Monthly Archives: February 2010

Enterprise architecture frameworks – TOGAF and MODAF

I’ve been looking at Enterprise Architecture frameworks such as TOGAF and MODAF as people have suggested that some of the work we have done on responsibility modeling relates to these. I can see a tenuous link but that’s not what this post is about.

EA frameworks strike me as the brontosauri of the methods world. They have a view that the world can be architected starting with the business and then (somehow) defining and enterprise architecture that tries to tie together all of the systems in that business. It’s all about top-down reductionism and nowhere is the inherent messiness and unpredictability of the world taken into account. They assume that you can set up stable business goals and use these as a driver for defining your enterprise and hence defining the set of systems that you need.

Well I have worked in several enterprises and have, like almost everyone else in these enterprises, have considered the stated business goals as a joke. Business goals are statements that may make senior managers feel good when presenting the business but they are so far removed from organizational reality that they don’t strike me as a good basis for defining a long term vision for systems in an enterprise. Problems with business goals are:

The personal goals of the people in the organization are not necessarily aligned with the business goals. People are driven by personal motivations (goals is too strong a word) and mostly couldn’t care less about the business goals. Why should they – in many large organizations, senior management are concerned with the shareholders rather than the people in the organization. The difference in rewards between the highest and lowest salaries in many enterprises is obscene and people are treated as disposable commodities.  At best, the people in an organization will ignore the business goals; at worst, they will actively oppose changes driven by these goals as they see them as undermining their ability to do their job.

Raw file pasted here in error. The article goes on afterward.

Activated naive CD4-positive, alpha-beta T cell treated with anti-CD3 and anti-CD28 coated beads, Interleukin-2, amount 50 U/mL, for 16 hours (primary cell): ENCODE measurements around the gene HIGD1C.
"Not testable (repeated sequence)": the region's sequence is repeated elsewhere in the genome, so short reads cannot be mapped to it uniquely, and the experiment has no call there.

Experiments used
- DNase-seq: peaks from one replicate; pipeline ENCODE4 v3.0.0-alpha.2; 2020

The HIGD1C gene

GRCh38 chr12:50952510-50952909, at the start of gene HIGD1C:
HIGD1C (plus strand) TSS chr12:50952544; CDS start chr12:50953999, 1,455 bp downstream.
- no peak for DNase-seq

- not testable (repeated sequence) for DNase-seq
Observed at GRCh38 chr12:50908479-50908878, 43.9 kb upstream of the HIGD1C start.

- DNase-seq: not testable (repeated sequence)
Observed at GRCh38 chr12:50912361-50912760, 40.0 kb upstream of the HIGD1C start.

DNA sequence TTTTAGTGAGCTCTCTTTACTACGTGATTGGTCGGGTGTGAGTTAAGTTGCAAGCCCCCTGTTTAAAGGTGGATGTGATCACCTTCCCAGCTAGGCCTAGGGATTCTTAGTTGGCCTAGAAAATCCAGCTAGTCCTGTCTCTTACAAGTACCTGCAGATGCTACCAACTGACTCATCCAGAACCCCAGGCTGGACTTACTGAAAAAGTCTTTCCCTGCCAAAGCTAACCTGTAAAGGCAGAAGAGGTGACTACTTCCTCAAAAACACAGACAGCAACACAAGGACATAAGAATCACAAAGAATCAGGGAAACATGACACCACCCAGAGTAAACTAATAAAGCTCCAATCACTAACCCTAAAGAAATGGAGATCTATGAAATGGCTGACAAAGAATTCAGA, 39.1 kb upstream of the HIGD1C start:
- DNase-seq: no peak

Changes in the world are so significant that they overwhelm business intentions. Business goals can only be established on the assumption that there is some degree of stability in the world so that a plan derived from the goals can be executed. However, all of the evidence that we have suggests that no such stability exists. Things happen – collapsing banks, lack of credit, changes of government policy, new disruptive technologies, natural disasters, etc. that  mean plans have to be torn up and rethought.  A top-down, goal-driven view of the world is simply untenable.

This means, IMHO, that the basic premise of these EA frameworks is fundamentally flawed.

And, then we come to the complexity;  TOGAF is described in an 800-page book  and suggests literally tens of different views of the enterprise architecture that should be produced. No mention of the costs and difficulties of keeping these up to date or attempting to demonstrate/maintain consistency. Clearly the costs of introducing these EA frameworks are huge – and how can the benefits be assessed?

I used the term ‘brontosauri’ deliberately to describe these methods. Huge and the last of a line that is doomed. I have some doubts about agile methods in general but, when it comes to modeling, I’m in complete agreement. Just Barely Good Enough is definitely the right approach – agile modeling is immature but definitely the first of the mammals that will take over from the dinosaurs.

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The history of version control

N.B. Ruparelia, SEN, 35 (1), January 2010